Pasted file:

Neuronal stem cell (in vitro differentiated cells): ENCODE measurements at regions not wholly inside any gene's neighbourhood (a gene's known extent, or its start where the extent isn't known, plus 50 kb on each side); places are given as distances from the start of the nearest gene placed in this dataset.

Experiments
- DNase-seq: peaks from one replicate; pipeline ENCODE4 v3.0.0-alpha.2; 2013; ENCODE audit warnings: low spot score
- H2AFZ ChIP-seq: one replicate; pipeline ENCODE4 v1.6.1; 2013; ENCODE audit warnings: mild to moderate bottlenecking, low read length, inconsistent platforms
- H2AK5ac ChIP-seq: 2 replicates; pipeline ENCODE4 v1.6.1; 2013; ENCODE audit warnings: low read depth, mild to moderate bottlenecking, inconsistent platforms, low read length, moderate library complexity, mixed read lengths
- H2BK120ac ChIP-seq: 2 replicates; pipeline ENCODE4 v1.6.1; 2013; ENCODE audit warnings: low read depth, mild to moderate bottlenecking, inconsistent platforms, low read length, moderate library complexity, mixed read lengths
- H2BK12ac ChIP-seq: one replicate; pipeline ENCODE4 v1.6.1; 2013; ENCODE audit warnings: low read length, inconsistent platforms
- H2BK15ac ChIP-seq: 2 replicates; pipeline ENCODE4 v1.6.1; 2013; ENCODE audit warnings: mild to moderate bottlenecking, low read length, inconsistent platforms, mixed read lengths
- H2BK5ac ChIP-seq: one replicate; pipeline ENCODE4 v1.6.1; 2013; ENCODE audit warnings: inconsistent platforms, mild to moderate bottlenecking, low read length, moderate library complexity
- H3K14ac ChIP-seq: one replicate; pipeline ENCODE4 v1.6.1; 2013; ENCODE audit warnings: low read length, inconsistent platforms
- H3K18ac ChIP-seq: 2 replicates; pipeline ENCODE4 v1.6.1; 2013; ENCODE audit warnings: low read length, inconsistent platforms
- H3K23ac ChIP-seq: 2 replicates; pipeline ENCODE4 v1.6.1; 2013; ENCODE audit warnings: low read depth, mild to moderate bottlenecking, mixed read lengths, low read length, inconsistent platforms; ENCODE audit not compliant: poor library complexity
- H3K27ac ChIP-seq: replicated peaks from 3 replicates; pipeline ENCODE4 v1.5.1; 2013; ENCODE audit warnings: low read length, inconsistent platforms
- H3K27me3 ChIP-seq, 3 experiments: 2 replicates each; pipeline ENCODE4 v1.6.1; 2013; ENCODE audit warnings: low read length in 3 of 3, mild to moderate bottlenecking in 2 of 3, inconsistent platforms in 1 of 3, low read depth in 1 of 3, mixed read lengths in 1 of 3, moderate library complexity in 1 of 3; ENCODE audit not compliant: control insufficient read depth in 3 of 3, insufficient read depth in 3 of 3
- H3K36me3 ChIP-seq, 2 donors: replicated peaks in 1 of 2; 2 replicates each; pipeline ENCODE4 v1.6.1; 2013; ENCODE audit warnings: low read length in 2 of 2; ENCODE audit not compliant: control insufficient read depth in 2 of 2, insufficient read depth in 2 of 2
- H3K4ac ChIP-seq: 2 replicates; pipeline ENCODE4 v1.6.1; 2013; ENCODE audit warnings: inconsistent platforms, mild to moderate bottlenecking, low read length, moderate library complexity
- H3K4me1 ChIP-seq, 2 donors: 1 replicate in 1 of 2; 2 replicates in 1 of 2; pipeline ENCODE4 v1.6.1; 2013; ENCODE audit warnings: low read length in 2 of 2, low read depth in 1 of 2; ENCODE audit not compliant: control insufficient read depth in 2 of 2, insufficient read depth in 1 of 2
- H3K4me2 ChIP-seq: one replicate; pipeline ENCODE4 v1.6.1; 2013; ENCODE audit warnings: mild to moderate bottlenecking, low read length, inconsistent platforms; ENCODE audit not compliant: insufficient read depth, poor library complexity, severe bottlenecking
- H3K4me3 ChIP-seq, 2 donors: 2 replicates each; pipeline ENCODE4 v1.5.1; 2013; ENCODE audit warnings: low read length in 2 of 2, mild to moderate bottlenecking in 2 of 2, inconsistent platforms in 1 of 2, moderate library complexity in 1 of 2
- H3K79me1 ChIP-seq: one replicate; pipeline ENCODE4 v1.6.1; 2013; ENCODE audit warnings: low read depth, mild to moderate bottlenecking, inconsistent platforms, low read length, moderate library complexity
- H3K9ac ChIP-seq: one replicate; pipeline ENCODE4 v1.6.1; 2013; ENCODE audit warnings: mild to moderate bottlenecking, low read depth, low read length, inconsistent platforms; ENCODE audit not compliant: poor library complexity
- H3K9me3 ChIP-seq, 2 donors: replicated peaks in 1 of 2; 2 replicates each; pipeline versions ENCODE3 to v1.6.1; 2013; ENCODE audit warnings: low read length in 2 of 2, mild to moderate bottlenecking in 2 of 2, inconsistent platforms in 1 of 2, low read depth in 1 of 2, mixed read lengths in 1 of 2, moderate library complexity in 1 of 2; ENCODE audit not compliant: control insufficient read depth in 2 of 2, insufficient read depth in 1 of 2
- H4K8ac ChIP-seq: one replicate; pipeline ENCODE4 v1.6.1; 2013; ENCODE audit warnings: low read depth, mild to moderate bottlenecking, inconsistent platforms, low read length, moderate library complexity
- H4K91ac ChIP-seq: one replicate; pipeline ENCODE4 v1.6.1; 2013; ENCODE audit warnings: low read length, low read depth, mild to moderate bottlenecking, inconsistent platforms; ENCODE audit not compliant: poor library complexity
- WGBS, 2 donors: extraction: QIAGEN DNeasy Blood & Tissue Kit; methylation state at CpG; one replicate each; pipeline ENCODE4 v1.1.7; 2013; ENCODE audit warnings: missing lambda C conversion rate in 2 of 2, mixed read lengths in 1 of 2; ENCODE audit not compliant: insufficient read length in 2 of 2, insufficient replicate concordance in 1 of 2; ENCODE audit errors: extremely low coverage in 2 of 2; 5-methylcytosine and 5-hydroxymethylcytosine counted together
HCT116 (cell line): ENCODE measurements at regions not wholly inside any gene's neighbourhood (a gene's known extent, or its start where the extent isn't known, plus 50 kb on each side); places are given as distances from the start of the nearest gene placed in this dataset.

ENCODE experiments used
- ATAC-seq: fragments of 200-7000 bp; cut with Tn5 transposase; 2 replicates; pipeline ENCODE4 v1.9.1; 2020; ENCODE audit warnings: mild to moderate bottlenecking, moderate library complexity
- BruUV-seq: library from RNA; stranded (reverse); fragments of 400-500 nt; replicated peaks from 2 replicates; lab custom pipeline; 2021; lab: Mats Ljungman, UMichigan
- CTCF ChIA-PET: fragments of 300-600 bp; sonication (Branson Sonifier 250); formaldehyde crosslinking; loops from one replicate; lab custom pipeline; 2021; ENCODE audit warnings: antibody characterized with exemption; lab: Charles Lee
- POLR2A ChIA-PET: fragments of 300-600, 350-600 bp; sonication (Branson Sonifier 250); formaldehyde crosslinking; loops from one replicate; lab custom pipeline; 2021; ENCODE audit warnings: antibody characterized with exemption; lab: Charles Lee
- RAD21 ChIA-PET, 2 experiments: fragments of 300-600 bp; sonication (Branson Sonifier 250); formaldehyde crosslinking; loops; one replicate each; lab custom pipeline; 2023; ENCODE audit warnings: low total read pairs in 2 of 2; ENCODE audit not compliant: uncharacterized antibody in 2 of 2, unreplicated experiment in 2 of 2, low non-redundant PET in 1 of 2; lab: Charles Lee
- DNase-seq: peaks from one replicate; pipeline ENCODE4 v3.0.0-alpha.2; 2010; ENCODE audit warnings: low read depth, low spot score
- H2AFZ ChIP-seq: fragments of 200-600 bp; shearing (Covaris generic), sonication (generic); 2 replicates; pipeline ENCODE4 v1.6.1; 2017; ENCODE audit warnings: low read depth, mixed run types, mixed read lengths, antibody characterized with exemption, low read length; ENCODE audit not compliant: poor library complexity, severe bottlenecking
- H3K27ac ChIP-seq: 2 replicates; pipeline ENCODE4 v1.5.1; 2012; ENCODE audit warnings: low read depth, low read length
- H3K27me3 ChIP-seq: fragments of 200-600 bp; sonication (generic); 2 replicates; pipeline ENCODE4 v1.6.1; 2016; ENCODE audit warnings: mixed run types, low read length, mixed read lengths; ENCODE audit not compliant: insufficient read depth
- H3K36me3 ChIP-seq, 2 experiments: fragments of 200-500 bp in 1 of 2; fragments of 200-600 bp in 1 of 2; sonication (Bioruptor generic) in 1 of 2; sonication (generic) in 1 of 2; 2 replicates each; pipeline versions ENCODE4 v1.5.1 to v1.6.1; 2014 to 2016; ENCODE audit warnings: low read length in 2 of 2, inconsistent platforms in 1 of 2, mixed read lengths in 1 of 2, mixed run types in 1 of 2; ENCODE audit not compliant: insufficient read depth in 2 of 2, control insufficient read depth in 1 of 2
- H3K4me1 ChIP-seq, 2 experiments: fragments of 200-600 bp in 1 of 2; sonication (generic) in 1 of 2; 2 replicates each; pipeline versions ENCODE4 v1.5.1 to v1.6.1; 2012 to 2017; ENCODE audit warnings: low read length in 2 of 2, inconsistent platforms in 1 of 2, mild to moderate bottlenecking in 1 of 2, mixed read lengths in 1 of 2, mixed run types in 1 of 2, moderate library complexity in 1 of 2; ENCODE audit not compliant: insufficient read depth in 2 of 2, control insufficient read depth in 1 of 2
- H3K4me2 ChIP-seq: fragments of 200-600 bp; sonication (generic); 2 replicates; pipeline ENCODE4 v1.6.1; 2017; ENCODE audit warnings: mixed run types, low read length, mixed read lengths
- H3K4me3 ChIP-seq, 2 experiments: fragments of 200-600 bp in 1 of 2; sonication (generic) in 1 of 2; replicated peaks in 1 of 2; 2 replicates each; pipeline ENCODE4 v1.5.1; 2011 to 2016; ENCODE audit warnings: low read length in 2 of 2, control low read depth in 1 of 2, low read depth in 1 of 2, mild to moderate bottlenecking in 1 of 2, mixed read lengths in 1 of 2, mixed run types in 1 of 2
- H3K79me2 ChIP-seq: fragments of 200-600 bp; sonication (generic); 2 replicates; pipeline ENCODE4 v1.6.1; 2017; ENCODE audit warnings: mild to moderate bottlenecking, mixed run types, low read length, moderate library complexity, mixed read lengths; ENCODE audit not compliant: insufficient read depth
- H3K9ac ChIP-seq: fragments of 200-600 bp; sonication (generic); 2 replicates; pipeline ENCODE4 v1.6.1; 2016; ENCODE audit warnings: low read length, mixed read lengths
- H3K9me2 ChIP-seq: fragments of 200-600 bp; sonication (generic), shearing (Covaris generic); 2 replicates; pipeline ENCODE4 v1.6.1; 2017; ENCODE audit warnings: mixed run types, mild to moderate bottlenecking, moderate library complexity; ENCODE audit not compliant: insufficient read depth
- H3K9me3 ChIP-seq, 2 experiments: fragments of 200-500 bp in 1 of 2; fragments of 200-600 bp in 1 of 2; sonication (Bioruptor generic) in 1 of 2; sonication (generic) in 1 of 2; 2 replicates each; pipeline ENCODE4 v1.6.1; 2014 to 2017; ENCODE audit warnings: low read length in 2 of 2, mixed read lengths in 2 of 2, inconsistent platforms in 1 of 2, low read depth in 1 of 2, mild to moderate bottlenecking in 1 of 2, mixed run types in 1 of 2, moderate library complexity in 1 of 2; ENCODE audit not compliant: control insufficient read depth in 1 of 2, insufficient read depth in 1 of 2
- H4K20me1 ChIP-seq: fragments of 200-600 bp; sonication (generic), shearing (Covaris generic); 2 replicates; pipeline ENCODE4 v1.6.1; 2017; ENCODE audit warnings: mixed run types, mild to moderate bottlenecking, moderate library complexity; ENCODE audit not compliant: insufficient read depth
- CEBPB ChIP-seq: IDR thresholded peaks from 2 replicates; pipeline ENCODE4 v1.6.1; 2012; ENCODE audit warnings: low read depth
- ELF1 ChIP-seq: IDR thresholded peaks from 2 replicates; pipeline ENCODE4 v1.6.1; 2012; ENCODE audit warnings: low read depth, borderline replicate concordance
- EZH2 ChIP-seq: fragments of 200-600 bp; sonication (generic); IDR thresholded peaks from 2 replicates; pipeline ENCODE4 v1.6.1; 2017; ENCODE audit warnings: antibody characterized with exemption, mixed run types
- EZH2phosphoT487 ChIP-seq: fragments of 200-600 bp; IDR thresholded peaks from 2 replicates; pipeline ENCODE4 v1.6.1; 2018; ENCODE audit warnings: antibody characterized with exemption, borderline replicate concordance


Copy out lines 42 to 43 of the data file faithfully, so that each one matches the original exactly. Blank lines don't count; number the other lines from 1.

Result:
- H3K9ac ChIP-seq: fragments of 200-600 bp; sonication (generic); 2 replicates; pipeline ENCODE4 v1.6.1; 2016; ENCODE audit warnings: low read length, mixed read lengths
- H3K9me2 ChIP-seq: fragments of 200-600 bp; sonication (generic), shearing (Covaris generic); 2 replicates; pipeline ENCODE4 v1.6.1; 2017; ENCODE audit warnings: mixed run types, mild to moderate bottlenecking, moderate library complexity; ENCODE audit not compliant: insufficient read depth